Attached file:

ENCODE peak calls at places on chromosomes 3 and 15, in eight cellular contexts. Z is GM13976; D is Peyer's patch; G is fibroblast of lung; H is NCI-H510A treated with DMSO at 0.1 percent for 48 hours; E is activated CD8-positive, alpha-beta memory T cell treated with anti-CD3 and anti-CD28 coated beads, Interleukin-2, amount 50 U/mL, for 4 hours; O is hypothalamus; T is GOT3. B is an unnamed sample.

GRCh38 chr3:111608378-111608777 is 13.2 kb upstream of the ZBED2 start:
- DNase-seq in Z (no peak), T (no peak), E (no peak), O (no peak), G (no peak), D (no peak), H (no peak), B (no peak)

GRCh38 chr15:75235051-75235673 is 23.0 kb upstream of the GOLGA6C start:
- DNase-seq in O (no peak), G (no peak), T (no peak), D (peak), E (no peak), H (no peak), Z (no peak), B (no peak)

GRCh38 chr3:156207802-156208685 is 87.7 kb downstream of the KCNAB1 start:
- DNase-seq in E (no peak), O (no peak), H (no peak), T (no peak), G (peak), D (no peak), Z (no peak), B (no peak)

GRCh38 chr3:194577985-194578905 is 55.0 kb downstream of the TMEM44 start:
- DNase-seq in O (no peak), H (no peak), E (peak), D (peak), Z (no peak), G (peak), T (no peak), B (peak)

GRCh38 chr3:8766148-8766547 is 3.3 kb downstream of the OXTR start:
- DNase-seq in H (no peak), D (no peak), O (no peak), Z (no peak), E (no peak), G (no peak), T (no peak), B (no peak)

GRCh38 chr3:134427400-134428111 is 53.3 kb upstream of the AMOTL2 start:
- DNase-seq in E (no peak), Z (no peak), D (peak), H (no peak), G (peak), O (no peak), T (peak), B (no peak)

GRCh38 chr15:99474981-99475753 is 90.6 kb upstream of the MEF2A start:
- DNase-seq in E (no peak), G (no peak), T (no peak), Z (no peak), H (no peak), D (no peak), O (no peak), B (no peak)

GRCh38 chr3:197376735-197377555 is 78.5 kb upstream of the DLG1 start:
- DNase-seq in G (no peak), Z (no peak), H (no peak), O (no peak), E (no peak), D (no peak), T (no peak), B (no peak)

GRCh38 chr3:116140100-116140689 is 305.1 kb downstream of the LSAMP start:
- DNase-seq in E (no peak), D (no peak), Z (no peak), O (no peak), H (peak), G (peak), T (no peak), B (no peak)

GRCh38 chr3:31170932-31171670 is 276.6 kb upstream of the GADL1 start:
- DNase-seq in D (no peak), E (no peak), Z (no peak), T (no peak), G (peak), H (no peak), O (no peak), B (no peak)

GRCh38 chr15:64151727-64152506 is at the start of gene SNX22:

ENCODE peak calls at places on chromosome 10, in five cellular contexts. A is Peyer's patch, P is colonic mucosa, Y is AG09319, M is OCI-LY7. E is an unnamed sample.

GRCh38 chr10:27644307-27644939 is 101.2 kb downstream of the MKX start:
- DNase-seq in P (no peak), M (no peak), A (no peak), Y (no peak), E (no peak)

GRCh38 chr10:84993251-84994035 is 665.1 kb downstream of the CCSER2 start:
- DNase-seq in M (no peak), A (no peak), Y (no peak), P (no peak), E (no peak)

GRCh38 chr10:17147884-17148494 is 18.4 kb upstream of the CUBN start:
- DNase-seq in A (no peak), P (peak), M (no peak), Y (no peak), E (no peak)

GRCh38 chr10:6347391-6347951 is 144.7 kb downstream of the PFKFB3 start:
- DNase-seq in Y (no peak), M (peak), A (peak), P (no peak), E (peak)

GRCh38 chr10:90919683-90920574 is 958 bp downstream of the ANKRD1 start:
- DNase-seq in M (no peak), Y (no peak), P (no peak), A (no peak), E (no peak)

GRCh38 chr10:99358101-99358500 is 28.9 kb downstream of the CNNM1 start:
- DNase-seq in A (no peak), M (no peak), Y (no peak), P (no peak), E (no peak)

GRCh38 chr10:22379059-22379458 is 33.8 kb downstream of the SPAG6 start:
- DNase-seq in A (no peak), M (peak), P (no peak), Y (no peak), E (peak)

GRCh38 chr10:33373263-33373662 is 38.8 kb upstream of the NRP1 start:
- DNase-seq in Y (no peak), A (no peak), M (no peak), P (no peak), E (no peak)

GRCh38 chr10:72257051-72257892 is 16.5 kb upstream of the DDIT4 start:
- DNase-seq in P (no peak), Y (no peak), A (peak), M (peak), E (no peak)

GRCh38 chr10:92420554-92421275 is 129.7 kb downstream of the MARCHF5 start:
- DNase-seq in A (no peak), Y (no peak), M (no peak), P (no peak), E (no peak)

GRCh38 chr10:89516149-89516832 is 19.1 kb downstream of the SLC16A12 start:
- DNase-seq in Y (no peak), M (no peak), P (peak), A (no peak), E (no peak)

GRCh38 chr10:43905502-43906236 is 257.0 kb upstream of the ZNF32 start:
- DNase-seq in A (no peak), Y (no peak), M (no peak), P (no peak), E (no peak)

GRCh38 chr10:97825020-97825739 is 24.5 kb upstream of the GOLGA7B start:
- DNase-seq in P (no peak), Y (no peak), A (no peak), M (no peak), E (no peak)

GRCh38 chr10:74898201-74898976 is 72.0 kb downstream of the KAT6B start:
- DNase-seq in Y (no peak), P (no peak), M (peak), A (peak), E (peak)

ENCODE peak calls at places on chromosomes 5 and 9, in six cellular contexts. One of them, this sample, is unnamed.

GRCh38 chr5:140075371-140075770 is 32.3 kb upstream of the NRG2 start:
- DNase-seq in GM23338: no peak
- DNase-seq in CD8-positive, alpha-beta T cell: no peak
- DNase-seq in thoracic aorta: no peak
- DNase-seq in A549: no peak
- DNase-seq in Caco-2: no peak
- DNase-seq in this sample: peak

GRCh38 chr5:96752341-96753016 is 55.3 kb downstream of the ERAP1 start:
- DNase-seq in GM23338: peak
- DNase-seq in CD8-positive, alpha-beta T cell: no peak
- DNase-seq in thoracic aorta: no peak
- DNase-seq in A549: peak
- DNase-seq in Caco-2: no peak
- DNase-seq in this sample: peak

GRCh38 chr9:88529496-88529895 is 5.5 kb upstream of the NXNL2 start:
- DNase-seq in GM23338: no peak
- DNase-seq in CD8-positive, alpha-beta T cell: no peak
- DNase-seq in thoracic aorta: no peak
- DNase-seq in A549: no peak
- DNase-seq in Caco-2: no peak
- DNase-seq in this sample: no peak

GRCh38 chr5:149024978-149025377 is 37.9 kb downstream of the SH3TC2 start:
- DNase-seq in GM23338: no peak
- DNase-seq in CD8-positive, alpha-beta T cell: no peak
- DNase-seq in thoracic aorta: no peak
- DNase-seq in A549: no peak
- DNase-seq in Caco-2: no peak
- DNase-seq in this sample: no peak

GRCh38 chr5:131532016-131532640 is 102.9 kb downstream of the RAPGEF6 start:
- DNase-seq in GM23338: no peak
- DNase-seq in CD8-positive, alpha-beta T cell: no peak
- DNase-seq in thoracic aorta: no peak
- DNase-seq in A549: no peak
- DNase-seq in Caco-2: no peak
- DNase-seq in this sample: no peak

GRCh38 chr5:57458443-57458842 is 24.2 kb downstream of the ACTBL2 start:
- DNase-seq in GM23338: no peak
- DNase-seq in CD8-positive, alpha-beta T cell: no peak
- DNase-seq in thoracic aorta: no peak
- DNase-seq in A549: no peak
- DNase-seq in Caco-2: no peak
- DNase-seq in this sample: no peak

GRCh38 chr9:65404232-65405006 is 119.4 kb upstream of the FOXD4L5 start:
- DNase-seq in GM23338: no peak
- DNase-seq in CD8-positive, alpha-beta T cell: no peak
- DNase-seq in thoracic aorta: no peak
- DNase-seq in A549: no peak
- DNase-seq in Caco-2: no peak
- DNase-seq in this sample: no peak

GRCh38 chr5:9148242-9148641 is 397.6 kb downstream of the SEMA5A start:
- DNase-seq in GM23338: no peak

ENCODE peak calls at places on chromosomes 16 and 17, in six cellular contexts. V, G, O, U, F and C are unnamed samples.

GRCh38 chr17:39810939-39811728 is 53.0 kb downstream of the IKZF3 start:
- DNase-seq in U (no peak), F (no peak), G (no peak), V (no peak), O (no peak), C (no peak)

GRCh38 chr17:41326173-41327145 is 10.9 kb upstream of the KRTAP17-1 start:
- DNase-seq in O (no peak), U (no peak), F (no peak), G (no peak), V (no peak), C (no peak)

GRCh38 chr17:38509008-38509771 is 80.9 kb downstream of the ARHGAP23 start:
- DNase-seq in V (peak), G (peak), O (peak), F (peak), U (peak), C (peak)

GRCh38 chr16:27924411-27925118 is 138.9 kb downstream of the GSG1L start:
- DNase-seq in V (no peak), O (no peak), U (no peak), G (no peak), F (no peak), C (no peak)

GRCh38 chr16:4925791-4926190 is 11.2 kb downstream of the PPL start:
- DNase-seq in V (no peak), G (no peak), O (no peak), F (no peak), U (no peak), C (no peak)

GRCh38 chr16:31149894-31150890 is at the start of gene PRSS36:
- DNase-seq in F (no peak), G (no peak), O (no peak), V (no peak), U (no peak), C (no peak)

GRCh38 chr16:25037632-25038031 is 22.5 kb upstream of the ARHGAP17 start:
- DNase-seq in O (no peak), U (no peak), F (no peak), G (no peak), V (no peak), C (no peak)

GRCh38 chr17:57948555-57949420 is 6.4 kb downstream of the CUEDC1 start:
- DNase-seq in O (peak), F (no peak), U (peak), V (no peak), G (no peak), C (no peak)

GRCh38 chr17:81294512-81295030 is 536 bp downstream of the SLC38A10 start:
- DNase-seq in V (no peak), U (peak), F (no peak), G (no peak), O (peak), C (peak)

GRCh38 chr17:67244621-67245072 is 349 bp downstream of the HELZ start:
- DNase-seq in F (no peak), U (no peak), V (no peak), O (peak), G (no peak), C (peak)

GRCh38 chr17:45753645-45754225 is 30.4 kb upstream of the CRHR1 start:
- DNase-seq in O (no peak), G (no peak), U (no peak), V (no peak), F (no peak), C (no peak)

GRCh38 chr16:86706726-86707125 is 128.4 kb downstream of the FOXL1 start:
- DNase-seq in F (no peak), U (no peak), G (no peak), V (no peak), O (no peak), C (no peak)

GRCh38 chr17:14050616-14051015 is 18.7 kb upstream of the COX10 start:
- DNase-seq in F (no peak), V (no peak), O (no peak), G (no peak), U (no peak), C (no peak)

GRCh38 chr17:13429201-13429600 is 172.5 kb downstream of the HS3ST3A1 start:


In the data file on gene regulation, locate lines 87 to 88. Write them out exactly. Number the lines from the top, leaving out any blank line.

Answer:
- DNase-seq in this sample: no peak

GRCh38 chr5:57458443-57458842 is 24.2 kb downstream of the ACTBL2 start: